Court is told murder accused ‘must have blacked out’ in attack

Police investigations at the scene in Toronto Road, Buckland
Police investigations at the scene in Toronto Road, Buckland

Man in court for assault

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A drug addict accused of butchering a friend to death with a knife after drinking nine cans of strong lager and taking heroin and crack cocaine revealed she must have ‘blacked out’, a court heard.

Victoria Arthur, 44, admitted stabbing Nadine Burden, 36, twice after going round to her Fratton house following a £100 debt in January last year but said she could not remember anything else. The victim was found dead in a pool of blood at her house after suffering seven stab wounds including a fatal blow to her jugular.

Murder victim Nadine Burden

Murder victim Nadine Burden

Ms Burden owed Arthur’s partner Julie Palmer £100 after being lent the money in two instalments but was unable to pay it back when asked.

Forensic psychiatrist Dr John Sandford, who carried out an assessment on Arthur, told Salisbury Crown Court how the defendant admitted inflicting two stabbings on the victim but was coy when quizzed on further blows.

‘When [Arthur] found out there were seven stab wounds she said she must have blacked out,’ Dr Sandford said.

He went on to say that despite Arthur suffering with a personality disorder – largely due to her troubled upbringing – she was ‘clear thinking and rational’ on the night she went over to Ms Burden’s house.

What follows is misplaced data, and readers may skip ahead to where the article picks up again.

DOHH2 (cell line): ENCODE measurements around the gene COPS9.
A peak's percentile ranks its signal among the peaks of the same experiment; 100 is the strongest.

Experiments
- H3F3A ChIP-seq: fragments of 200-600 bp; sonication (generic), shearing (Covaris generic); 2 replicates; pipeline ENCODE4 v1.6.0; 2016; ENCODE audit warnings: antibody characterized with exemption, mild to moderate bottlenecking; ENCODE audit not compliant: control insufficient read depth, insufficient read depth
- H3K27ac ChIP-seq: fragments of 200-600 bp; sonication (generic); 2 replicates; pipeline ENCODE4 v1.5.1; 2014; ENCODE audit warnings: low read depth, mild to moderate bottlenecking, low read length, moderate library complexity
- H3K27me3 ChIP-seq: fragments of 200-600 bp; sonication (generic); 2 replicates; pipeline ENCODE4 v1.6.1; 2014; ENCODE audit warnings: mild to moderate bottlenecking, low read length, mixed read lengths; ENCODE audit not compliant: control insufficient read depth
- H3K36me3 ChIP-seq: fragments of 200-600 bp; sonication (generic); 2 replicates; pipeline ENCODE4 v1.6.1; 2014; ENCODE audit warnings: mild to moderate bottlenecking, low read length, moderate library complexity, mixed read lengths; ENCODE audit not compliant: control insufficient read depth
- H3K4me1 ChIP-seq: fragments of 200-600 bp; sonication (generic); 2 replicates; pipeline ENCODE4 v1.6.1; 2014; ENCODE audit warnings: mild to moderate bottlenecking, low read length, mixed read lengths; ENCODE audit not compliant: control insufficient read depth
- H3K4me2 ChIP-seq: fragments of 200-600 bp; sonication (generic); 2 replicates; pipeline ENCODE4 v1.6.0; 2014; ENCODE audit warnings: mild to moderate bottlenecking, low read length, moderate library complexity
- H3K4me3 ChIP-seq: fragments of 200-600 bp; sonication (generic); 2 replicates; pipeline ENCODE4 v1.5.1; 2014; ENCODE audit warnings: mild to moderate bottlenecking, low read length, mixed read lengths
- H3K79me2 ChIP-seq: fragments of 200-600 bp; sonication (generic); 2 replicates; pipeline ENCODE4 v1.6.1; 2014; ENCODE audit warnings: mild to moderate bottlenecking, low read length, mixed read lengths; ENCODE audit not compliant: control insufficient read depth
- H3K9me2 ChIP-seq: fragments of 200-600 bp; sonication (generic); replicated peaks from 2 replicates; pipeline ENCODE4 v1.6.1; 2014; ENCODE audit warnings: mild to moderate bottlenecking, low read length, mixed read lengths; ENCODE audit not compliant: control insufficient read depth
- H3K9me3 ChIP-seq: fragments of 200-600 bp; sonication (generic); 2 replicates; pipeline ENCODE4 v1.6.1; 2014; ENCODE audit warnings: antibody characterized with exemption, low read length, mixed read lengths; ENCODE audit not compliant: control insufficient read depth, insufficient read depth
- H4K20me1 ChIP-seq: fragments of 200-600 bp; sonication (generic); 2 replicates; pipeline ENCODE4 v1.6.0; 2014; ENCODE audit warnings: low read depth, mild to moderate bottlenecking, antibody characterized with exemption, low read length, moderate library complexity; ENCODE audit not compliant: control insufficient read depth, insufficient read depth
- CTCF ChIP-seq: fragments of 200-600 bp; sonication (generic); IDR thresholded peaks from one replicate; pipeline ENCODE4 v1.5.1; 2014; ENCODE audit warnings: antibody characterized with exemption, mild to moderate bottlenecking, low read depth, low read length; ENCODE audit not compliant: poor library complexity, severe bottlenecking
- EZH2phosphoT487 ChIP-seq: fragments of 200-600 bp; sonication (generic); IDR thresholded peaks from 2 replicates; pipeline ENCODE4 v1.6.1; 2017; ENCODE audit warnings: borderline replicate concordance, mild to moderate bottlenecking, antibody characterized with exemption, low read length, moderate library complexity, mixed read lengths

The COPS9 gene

Dr Sandford also said Arthur, of Milton Road, had admitted to drinking up to nine cans of strong lager that day as well as taking heroin and crack cocaine – but this was nothing out of the ordinary and played no significant role in her actions.

The testimony was supported by forensic psychiatrist Dr Philip Joseph who said Arthur, who uses a wheelchair was angry with Ms Burden for not paying back the money and for meddling in her relationship with Ms Palmer.

Dr Joseph explained how Arthur’s personality disorder and alcohol and drug dependency played a minimal role in her actions.

‘Her psychiatric condition on its own was not sufficient enough to kill,’ he said.

‘She armed herself with a knife, took the journey over to the victim’s house and afterwards had the presence of mind to wipe the door handle to avoid detection.’

When addressing the possibility of diminished responsibility, Dr Joseph said he did not think this defence was plausible.

‘She seemed very much in control of things.’

Arthur, who denies murder, claims she acted in self defence after a tussle broke out when she visited the victim’s home.

(Proceeding)